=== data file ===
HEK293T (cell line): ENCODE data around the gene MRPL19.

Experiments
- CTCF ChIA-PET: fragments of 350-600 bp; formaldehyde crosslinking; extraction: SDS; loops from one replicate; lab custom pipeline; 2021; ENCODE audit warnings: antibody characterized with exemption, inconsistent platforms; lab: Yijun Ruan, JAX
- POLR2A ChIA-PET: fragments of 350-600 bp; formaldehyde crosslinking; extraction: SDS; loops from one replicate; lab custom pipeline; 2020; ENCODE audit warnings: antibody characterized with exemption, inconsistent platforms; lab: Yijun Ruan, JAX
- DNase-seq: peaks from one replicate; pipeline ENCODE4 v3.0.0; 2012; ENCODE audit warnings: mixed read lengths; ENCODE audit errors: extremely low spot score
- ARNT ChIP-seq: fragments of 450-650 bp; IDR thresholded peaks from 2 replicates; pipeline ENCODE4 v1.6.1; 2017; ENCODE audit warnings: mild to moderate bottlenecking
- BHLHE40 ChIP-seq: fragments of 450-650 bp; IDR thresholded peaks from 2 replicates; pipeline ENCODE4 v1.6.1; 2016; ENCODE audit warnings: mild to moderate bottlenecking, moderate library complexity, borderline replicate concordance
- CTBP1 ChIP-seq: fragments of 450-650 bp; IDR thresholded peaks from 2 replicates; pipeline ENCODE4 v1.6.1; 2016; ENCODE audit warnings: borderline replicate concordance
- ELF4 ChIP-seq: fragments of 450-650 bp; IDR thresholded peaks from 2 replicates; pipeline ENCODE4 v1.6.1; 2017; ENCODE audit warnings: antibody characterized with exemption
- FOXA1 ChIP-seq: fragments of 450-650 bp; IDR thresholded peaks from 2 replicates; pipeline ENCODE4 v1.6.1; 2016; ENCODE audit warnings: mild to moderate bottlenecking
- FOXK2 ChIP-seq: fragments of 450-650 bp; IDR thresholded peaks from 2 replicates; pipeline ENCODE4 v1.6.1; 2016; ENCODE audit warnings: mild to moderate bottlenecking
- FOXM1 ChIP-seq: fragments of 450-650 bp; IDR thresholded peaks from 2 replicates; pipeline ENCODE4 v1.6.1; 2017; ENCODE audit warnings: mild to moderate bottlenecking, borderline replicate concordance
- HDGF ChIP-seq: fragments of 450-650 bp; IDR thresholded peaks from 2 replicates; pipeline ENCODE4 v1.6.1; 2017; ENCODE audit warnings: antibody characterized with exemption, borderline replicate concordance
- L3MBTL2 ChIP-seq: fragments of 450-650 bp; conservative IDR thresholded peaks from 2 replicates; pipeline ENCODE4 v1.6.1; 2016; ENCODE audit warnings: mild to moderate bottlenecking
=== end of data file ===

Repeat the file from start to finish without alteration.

HEK293T (cell line): ENCODE data around the gene MRPL19.

Experiments
- CTCF ChIA-PET: fragments of 350-600 bp; formaldehyde crosslinking; extraction: SDS; loops from one replicate; lab custom pipeline; 2021; ENCODE audit warnings: antibody characterized with exemption, inconsistent platforms; lab: Yijun Ruan, JAX
- POLR2A ChIA-PET: fragments of 350-600 bp; formaldehyde crosslinking; extraction: SDS; loops from one replicate; lab custom pipeline; 2020; ENCODE audit warnings: antibody characterized with exemption, inconsistent platforms; lab: Yijun Ruan, JAX
- DNase-seq: peaks from one replicate; pipeline ENCODE4 v3.0.0; 2012; ENCODE audit warnings: mixed read lengths; ENCODE audit errors: extremely low spot score
- ARNT ChIP-seq: fragments of 450-650 bp; IDR thresholded peaks from 2 replicates; pipeline ENCODE4 v1.6.1; 2017; ENCODE audit warnings: mild to moderate bottlenecking
- BHLHE40 ChIP-seq: fragments of 450-650 bp; IDR thresholded peaks from 2 replicates; pipeline ENCODE4 v1.6.1; 2016; ENCODE audit warnings: mild to moderate bottlenecking, moderate library complexity, borderline replicate concordance
- CTBP1 ChIP-seq: fragments of 450-650 bp; IDR thresholded peaks from 2 replicates; pipeline ENCODE4 v1.6.1; 2016; ENCODE audit warnings: borderline replicate concordance
- ELF4 ChIP-seq: fragments of 450-650 bp; IDR thresholded peaks from 2 replicates; pipeline ENCODE4 v1.6.1; 2017; ENCODE audit warnings: antibody characterized with exemption
- FOXA1 ChIP-seq: fragments of 450-650 bp; IDR thresholded peaks from 2 replicates; pipeline ENCODE4 v1.6.1; 2016; ENCODE audit warnings: mild to moderate bottlenecking
- FOXK2 ChIP-seq: fragments of 450-650 bp; IDR thresholded peaks from 2 replicates; pipeline ENCODE4 v1.6.1; 2016; ENCODE audit warnings: mild to moderate bottlenecking
- FOXM1 ChIP-seq: fragments of 450-650 bp; IDR thresholded peaks from 2 replicates; pipeline ENCODE4 v1.6.1; 2017; ENCODE audit warnings: mild to moderate bottlenecking, borderline replicate concordance
- HDGF ChIP-seq: fragments of 450-650 bp; IDR thresholded peaks from 2 replicates; pipeline ENCODE4 v1.6.1; 2017; ENCODE audit warnings: antibody characterized with exemption, borderline replicate concordance
- L3MBTL2 ChIP-seq: fragments of 450-650 bp; conservative IDR thresholded peaks from 2 replicates; pipeline ENCODE4 v1.6.1; 2016; ENCODE audit warnings: mild to moderate bottlenecking